Meitei‚Äôs plunderphonic exploration of ‚Äúlost Japanese moods‚Äù has been an intriguing and unusual project right from the start, but it started to blossom into something truly great with 2019's Komachi and only got better with the beat-driven breakthrough of 2020's KofuÃÑ. As it turns out, that creative leap forward was also quite an intensely prolific period and a lot of tough cuts needed to made to distill the resultant mountain of songs into a single album. As I loved KofuÃÑ, I have no qualms at all with Meitei's ruthless culling choices for that album, but it did leave a lot of finished and semi-finished pieces on the cutting room floor (somewhere around 50, in fact) and many definitely deserved a far better fate. Meitei's original plan was to just keep moving forward with new material in the wake of KofuÃÑ's success, yet "when it came time to begin his next album, he found that it had been sitting in front of him all along" and "realized his work wasn‚Äôt over yet." In that regard, Meitei's judgment proves to be unerring once again, as this selection of Songs That Did Not Make The Original Cut is every bit as poignant, wonderful, and deliriously fun as its predecessor.
The more I learn about Meitei, the more I am convinced that I am only able to appreciate a mere fraction of his fascinating vision, as the layers and layers of social commentary and satire lurking in his work are hopelessly lost on me as a non-Japanese person. Consequently, I can only appreciate an album like this one on an almost purely stylistic level. Fortunately, the wistful longings and other bittersweet emotional shadings are not lost on me, yet it is a unique experience to appreciate Meitei's inventively repurposed vocal hooks, twinkling piano runs, soaring flutes, and propulsive grooves while knowing that I am probably missing many interesting allusions and celebrations of the marginalized. Then again, maybe I actually DO get everything that truly matters, as Meitei strongly believes in Hayao Miyazaki's adage "Beyond logic speaks of human nature" (I sincerely hope my subconscious is tenaciously filling in some blanks).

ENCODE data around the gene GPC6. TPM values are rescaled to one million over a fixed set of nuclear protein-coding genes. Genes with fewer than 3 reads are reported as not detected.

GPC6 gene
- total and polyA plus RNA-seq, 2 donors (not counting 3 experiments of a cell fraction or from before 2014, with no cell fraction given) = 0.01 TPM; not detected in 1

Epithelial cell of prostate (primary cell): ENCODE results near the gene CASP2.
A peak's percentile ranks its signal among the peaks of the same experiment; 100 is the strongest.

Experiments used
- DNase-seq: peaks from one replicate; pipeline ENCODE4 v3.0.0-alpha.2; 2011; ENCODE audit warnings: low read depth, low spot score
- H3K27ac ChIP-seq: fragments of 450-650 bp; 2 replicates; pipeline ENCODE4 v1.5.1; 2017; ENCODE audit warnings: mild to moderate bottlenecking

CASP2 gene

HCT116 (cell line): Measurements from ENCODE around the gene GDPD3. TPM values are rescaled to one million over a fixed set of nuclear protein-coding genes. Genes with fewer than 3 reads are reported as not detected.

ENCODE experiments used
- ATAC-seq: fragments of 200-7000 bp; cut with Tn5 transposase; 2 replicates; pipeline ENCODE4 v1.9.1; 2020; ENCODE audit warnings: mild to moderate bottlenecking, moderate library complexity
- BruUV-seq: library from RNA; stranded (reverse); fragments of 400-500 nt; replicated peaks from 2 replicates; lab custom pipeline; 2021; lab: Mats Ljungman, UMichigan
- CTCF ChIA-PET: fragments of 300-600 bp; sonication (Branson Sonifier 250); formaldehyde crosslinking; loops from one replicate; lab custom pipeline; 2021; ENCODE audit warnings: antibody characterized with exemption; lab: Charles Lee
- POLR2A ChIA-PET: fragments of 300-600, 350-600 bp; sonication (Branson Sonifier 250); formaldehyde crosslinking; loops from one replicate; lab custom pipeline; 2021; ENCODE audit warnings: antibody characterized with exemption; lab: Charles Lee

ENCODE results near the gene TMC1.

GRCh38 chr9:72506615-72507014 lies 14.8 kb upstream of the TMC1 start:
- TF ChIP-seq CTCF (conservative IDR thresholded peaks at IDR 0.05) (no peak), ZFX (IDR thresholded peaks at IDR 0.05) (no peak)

Meitei apparently also has a "Mizoguchi-like approach" to mingling "unimaginable pain with tenderness," which I can definitely see, as the best pieces from the two KofuÃÑ albums can feel downright ecstatic or at least beautifully cathartic: it is easy to imagine someone dancing to the crescendo of "Happyaku-yach≈ç" or "Shinobi" with complete abandon and tear-streaked cheeks. The album's other highlights take a number of divergent directions, however, as the main stylistic thread that holds everything together is merely a passion for chopped, stammering, and warbling samples of crackling and hissing traditional music records and that seems to be very fertile creative territory indeed. "T≈çkaid≈ç," however, is yet another gem in the vein of the aforementioned two pieces, though it initially feels very "traditional" due to its central plucked string motif before the shuffling groove and ascending flute melodies kick in. The absolutely gorgeous "Kaworu," on the other hand, is quite a departure from the album's other fare, as Meitei intimately distills his vision to just a tender harp-like melody and quiet washes of tape hiss. It might actually be the single most beautiful piece on the album, but there is some additional fierce competition from the broken piano melodies and frayed ascending flutes of "Shurayuki hime" and the part in "Arinsu" where backwards melodies and an obsessively looping vocal snippet gloriously converge. Sadly, "Arinsu" is only about a minute long, which leads me to the most savage critique of KofuÃÑ II that I can muster: it may be packed floor-to-ceiling with imaginative ideas and killer unconventional hooks, but a couple of these twelve songs are admittedly shorter than the others. Hopefully that is not a deal-breaker for anyone, as this project is singular, brilliant, and seems to only get better and better with each new release.
Samples can be found here.